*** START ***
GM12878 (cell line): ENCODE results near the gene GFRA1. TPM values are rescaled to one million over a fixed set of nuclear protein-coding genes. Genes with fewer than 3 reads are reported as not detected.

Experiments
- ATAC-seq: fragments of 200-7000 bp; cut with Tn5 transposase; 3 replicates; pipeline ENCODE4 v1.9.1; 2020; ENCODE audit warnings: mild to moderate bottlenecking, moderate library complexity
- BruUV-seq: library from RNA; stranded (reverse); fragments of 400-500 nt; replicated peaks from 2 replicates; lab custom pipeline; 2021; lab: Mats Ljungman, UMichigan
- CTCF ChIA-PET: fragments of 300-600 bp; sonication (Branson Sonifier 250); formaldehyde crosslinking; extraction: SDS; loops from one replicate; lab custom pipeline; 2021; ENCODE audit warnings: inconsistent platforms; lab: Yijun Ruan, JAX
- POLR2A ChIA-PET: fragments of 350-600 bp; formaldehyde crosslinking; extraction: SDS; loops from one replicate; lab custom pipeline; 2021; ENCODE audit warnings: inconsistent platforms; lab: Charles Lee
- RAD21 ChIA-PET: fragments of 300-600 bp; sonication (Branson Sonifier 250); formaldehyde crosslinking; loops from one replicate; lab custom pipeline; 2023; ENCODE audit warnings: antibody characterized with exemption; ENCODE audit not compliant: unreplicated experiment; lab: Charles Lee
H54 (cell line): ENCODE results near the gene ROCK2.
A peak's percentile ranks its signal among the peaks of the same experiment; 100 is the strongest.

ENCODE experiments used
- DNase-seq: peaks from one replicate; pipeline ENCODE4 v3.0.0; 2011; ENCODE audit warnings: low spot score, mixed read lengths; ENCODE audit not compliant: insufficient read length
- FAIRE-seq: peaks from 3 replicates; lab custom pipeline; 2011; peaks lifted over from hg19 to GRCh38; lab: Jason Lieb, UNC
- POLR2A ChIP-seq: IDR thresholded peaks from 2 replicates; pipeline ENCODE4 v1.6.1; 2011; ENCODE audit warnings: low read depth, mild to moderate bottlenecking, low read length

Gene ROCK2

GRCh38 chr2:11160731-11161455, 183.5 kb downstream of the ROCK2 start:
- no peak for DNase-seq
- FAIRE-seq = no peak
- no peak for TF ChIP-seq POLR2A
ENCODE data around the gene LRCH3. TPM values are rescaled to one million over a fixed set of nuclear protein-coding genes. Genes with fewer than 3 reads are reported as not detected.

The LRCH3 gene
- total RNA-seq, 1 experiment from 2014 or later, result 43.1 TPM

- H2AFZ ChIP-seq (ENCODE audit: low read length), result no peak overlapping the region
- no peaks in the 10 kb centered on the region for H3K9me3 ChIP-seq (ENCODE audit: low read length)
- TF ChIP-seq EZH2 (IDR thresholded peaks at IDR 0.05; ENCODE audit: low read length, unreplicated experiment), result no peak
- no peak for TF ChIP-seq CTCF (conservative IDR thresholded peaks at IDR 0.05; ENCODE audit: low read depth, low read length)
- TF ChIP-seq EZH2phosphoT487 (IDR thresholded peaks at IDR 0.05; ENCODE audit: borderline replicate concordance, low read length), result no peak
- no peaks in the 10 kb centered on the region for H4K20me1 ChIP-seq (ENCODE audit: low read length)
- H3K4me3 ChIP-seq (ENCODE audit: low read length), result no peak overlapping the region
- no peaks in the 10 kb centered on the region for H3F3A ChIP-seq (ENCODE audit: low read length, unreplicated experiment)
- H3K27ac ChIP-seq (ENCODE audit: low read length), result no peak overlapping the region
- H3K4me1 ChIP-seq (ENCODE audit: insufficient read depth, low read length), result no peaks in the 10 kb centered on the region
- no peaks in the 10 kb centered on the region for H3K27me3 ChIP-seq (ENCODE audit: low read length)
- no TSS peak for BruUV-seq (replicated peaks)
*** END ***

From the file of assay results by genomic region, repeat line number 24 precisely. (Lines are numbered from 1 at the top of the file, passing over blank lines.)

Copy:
- TF ChIP-seq EZH2 (IDR thresholded peaks at IDR 0.05; ENCODE audit: low read length, unreplicated experiment), result no peak